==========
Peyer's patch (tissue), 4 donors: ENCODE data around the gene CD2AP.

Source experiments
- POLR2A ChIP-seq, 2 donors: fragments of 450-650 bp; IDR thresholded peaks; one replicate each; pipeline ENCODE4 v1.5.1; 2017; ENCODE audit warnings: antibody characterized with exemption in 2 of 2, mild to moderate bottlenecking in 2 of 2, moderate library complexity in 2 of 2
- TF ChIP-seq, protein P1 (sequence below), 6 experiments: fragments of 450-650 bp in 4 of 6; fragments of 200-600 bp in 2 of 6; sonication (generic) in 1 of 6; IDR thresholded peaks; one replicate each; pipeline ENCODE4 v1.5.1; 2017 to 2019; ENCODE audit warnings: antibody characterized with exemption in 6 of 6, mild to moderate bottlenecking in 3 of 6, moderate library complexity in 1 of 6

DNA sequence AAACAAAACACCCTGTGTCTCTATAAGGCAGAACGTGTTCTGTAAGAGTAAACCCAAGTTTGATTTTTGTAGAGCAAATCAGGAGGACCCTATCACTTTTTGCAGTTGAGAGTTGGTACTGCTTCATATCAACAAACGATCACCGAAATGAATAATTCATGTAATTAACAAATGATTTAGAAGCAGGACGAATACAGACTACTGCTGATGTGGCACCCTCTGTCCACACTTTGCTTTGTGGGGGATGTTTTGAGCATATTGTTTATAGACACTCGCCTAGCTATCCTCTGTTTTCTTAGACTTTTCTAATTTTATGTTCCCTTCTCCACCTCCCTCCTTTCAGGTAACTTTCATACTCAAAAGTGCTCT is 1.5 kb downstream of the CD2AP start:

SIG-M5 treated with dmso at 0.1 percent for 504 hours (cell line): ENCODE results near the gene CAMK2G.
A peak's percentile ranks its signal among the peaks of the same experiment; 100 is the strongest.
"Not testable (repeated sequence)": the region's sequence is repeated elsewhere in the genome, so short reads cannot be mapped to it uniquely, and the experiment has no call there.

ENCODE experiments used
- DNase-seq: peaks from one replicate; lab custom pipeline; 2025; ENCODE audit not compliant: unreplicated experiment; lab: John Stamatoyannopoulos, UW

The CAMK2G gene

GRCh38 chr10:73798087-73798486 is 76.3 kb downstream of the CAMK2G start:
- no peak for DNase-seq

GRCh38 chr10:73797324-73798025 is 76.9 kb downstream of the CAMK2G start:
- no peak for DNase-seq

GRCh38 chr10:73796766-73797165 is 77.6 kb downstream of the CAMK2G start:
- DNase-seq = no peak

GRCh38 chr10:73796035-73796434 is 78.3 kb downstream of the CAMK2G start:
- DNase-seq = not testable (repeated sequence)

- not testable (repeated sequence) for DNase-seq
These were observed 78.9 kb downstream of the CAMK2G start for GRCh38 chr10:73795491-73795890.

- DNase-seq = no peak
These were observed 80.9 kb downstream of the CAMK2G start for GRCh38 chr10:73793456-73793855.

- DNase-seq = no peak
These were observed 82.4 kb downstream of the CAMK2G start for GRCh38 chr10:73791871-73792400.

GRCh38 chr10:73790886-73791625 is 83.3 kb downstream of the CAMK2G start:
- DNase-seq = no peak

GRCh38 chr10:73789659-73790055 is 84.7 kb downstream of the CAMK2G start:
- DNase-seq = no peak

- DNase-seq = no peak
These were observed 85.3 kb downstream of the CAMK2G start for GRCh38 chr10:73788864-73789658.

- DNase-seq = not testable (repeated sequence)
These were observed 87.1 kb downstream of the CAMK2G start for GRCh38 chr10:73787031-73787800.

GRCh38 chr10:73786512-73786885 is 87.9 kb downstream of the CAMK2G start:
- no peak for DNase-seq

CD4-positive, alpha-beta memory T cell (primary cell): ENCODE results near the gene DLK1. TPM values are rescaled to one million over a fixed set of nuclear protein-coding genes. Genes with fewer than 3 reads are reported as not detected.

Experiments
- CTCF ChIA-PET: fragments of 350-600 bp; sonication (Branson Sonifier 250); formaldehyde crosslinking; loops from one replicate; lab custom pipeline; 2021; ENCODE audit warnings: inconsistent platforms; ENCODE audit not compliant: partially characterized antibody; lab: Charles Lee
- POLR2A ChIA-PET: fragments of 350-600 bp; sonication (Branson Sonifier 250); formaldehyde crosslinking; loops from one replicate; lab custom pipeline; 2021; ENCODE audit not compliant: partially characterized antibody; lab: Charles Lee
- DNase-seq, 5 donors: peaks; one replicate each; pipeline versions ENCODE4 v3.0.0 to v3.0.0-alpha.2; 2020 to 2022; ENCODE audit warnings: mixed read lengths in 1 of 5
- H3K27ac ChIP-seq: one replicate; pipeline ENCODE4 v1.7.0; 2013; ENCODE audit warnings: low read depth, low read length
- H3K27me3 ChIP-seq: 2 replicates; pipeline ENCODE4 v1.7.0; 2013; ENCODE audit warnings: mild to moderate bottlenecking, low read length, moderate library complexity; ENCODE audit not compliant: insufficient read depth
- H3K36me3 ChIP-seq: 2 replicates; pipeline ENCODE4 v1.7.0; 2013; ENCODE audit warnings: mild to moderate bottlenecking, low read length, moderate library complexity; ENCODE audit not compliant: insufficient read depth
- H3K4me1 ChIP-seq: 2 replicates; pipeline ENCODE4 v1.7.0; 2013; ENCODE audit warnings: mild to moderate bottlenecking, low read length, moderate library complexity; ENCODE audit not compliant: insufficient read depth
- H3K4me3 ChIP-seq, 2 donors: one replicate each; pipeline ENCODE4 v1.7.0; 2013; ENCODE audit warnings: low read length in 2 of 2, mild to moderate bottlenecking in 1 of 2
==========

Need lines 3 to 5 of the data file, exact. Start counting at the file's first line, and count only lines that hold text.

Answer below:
- POLR2A ChIP-seq, 2 donors: fragments of 450-650 bp; IDR thresholded peaks; one replicate each; pipeline ENCODE4 v1.5.1; 2017; ENCODE audit warnings: antibody characterized with exemption in 2 of 2, mild to moderate bottlenecking in 2 of 2, moderate library complexity in 2 of 2
- TF ChIP-seq, protein P1 (sequence below), 6 experiments: fragments of 450-650 bp in 4 of 6; fragments of 200-600 bp in 2 of 6; sonication (generic) in 1 of 6; IDR thresholded peaks; one replicate each; pipeline ENCODE4 v1.5.1; 2017 to 2019; ENCODE audit warnings: antibody characterized with exemption in 6 of 6, mild to moderate bottlenecking in 3 of 6, moderate library complexity in 1 of 6

DNA sequence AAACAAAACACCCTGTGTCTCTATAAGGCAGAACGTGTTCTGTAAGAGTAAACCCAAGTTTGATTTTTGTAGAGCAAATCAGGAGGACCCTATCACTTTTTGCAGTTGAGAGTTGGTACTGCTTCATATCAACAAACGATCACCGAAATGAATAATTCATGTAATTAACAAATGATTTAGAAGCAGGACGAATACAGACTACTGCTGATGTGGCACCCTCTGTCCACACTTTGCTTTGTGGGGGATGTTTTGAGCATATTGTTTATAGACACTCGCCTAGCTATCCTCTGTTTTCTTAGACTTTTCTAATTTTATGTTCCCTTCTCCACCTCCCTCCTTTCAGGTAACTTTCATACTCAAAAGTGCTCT is 1.5 kb downstream of the CD2AP start: